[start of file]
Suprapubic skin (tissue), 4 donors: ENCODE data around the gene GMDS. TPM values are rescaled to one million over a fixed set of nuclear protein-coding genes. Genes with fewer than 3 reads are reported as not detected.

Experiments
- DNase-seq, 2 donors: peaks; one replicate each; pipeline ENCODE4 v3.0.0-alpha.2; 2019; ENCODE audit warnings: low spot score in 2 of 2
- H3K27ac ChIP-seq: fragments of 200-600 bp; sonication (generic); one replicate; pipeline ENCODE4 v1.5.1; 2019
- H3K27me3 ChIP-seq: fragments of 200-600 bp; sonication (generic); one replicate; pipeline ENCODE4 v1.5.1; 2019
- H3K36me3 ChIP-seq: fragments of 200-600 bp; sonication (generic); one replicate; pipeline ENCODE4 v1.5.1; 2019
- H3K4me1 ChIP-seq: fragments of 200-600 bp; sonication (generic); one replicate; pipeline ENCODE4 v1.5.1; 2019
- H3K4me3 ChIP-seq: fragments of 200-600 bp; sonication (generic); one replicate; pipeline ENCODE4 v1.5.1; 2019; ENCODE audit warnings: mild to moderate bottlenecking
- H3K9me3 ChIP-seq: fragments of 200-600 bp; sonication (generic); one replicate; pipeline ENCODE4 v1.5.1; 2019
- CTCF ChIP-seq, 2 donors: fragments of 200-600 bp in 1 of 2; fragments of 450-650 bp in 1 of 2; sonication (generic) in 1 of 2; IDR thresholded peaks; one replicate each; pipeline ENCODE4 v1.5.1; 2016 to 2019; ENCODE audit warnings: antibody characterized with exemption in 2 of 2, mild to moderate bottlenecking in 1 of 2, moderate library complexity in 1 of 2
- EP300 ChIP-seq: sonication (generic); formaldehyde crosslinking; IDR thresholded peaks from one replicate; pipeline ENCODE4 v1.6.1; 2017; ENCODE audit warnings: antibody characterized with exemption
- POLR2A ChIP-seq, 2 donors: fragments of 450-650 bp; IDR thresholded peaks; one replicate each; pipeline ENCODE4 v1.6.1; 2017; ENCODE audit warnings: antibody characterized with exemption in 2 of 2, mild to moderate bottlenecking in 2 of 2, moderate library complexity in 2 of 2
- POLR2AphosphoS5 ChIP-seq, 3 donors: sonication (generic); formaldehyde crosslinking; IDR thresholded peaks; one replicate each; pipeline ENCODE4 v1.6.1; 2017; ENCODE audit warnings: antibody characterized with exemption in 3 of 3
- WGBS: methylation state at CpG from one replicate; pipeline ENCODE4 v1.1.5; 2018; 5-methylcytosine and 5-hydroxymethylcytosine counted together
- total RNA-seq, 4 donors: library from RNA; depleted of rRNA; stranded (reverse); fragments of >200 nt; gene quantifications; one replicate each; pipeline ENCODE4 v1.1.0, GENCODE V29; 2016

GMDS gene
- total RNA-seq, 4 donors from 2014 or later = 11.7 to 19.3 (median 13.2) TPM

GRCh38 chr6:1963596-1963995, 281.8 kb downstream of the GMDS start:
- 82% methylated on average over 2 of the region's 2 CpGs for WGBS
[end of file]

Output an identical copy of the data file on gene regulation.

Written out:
Suprapubic skin (tissue), 4 donors: ENCODE data around the gene GMDS. TPM values are rescaled to one million over a fixed set of nuclear protein-coding genes. Genes with fewer than 3 reads are reported as not detected.

Experiments
- DNase-seq, 2 donors: peaks; one replicate each; pipeline ENCODE4 v3.0.0-alpha.2; 2019; ENCODE audit warnings: low spot score in 2 of 2
- H3K27ac ChIP-seq: fragments of 200-600 bp; sonication (generic); one replicate; pipeline ENCODE4 v1.5.1; 2019
- H3K27me3 ChIP-seq: fragments of 200-600 bp; sonication (generic); one replicate; pipeline ENCODE4 v1.5.1; 2019
- H3K36me3 ChIP-seq: fragments of 200-600 bp; sonication (generic); one replicate; pipeline ENCODE4 v1.5.1; 2019
- H3K4me1 ChIP-seq: fragments of 200-600 bp; sonication (generic); one replicate; pipeline ENCODE4 v1.5.1; 2019
- H3K4me3 ChIP-seq: fragments of 200-600 bp; sonication (generic); one replicate; pipeline ENCODE4 v1.5.1; 2019; ENCODE audit warnings: mild to moderate bottlenecking
- H3K9me3 ChIP-seq: fragments of 200-600 bp; sonication (generic); one replicate; pipeline ENCODE4 v1.5.1; 2019
- CTCF ChIP-seq, 2 donors: fragments of 200-600 bp in 1 of 2; fragments of 450-650 bp in 1 of 2; sonication (generic) in 1 of 2; IDR thresholded peaks; one replicate each; pipeline ENCODE4 v1.5.1; 2016 to 2019; ENCODE audit warnings: antibody characterized with exemption in 2 of 2, mild to moderate bottlenecking in 1 of 2, moderate library complexity in 1 of 2
- EP300 ChIP-seq: sonication (generic); formaldehyde crosslinking; IDR thresholded peaks from one replicate; pipeline ENCODE4 v1.6.1; 2017; ENCODE audit warnings: antibody characterized with exemption
- POLR2A ChIP-seq, 2 donors: fragments of 450-650 bp; IDR thresholded peaks; one replicate each; pipeline ENCODE4 v1.6.1; 2017; ENCODE audit warnings: antibody characterized with exemption in 2 of 2, mild to moderate bottlenecking in 2 of 2, moderate library complexity in 2 of 2
- POLR2AphosphoS5 ChIP-seq, 3 donors: sonication (generic); formaldehyde crosslinking; IDR thresholded peaks; one replicate each; pipeline ENCODE4 v1.6.1; 2017; ENCODE audit warnings: antibody characterized with exemption in 3 of 3
- WGBS: methylation state at CpG from one replicate; pipeline ENCODE4 v1.1.5; 2018; 5-methylcytosine and 5-hydroxymethylcytosine counted together
- total RNA-seq, 4 donors: library from RNA; depleted of rRNA; stranded (reverse); fragments of >200 nt; gene quantifications; one replicate each; pipeline ENCODE4 v1.1.0, GENCODE V29; 2016

GMDS gene
- total RNA-seq, 4 donors from 2014 or later = 11.7 to 19.3 (median 13.2) TPM

GRCh38 chr6:1963596-1963995, 281.8 kb downstream of the GMDS start:
- 82% methylated on average over 2 of the region's 2 CpGs for WGBS